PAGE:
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When to Use Extreme Project Management

written by: Bart Gerardi • edited by: Ginny Edwards • updated: 4/19/2013

If you find that you have many more requirements then you can possibly deliver, or there are several choices about what to deliver, then you may need the ability to change your mind in the middle.

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    Extreme Project Management

    Extreme Project Management Extreme Project Management (XPM) is a methodology used to run complex projects that don’t necessarily have an easy to understand end point. It is somewhat related to Agile Project Management, but a different breed altogether. XPM lines up with the development methodology known as Extreme Programming. The key to both methodologies is the flexibility and adaptability built into the process. It also has client or stakeholder interactivity as a requirement for success.

    There are lots of methodologies available, and clearly not all projects can be run using any of them. The first decision that the project team has to make is to decide what methodology to use, and when to use Extreme Project Management. Projects that have a well understood outcome, have requirements that won’t change – or will change incredibly slowly – or have a strict set of rules governing the product are usually best run using another process, such as Waterfall. Think of building a skyscraper, or constructing a nuclear power plant. Getting the requirements correct and delivering exactly to specification is critical to the project’s success. Indeed, not doing so could be disastrous.

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    Types of Projects for Extreme Project Management

    However, there are certain classes of projects that don’t have this constraint. The project team (or project sponsor) is able to define and redefine success along the way. This can be because of market changes, new information, or simply the passage of time. Features and functionality can be reprioritized or simply dropped from the list of things to do. In many cases, this is what software projects are like. Software is easy to change, and can change usage as more and more customers start using the product.

    Another class of project that fits XPM very well are ones that are highly complex. If you find that you have many more requirements then you can possibly deliver, or there are several choices about what to deliver, then you may need the ability to change your mind in the middle. Also, the more requirements you need to gather, the more work you’ll have to do up front in documenting them, perhaps causing a huge delay in the project start. If your team wants to get started, and wants to make progress, then this methodology works very well.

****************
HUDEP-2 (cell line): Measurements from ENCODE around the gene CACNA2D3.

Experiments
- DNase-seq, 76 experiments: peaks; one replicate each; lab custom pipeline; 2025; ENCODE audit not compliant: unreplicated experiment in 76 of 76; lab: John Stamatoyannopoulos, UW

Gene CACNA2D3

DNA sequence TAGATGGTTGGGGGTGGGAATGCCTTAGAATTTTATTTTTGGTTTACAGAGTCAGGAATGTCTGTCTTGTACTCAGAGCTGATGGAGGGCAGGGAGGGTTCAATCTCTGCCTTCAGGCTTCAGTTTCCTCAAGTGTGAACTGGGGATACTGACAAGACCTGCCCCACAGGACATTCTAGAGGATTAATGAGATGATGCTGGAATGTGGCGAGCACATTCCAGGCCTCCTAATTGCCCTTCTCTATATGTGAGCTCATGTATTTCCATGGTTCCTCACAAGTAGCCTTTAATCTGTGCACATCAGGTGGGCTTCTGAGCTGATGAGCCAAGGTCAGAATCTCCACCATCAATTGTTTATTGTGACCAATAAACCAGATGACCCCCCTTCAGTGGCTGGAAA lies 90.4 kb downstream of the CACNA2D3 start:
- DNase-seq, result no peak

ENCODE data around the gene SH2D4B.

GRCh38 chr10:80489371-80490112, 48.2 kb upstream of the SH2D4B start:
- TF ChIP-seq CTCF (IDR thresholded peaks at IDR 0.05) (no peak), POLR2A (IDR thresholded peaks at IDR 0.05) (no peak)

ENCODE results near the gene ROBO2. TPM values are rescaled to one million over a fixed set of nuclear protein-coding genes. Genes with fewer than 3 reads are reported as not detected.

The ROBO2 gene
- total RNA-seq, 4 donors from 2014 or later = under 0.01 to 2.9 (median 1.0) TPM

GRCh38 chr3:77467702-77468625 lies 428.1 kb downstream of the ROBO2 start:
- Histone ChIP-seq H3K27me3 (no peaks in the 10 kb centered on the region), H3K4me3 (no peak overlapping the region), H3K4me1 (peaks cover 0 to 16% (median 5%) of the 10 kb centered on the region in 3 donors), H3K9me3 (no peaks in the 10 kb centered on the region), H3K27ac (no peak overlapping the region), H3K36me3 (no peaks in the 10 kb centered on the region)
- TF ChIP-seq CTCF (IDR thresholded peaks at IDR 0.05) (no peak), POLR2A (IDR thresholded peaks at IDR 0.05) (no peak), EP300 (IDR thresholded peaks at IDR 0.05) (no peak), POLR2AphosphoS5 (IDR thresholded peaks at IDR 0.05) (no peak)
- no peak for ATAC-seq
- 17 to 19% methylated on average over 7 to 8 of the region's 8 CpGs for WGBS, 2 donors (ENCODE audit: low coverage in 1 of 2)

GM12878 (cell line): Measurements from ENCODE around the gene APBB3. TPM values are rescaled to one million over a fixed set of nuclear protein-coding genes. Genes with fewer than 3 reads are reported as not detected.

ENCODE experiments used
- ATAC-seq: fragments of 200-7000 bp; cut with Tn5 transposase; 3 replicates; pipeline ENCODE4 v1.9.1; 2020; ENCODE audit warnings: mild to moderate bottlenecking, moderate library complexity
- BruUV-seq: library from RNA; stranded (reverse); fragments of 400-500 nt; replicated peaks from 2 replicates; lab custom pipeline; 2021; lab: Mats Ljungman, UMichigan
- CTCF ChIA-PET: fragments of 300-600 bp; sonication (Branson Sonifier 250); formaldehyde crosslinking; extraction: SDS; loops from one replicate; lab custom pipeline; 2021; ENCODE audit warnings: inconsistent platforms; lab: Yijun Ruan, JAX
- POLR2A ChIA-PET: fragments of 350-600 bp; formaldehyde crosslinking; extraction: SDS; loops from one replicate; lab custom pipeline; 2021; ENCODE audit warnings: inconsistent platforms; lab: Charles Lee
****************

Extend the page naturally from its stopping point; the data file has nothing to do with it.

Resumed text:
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    When to Use Extreme Project Management

    This kind of flexibility comes with a cost, however. In other methodologies, the demands on the project sponsor are much lower. They need to be involved in the beginning to help gather requirements, and show up at the end to receive the project (and hopefully like the result.) If you have decided to use XPM, then the business owner must sign up to stay involved with the project from start to finish. In order for the list of priorities to be flexible, they must know what’s on the list, how progress is going, and be able to make intelligent tradeoffs in the moment. Additionally, the project manager has a task that doesn’t exist in other methods – human or client management. It’s a luxury to be able to get the requirements and disappear for six months or more while you build the project. In this method, the interaction between PM ad business owner and other stakeholders is not only constant, but doing it well is vital to a well run project.

    In determining when to use Extreme Project Management, you need to factor in all these considerations. You need to consider how complex the project is, how likely the requirements are to change, and how involved your business owner is going to be in the process. If the goal is progress – or speed to market – and you want to provide flexibility about what to deliver, then XPM may very well be the way to go.

    Image Credit: Francesco Marino / FreeDigitalPhotos.net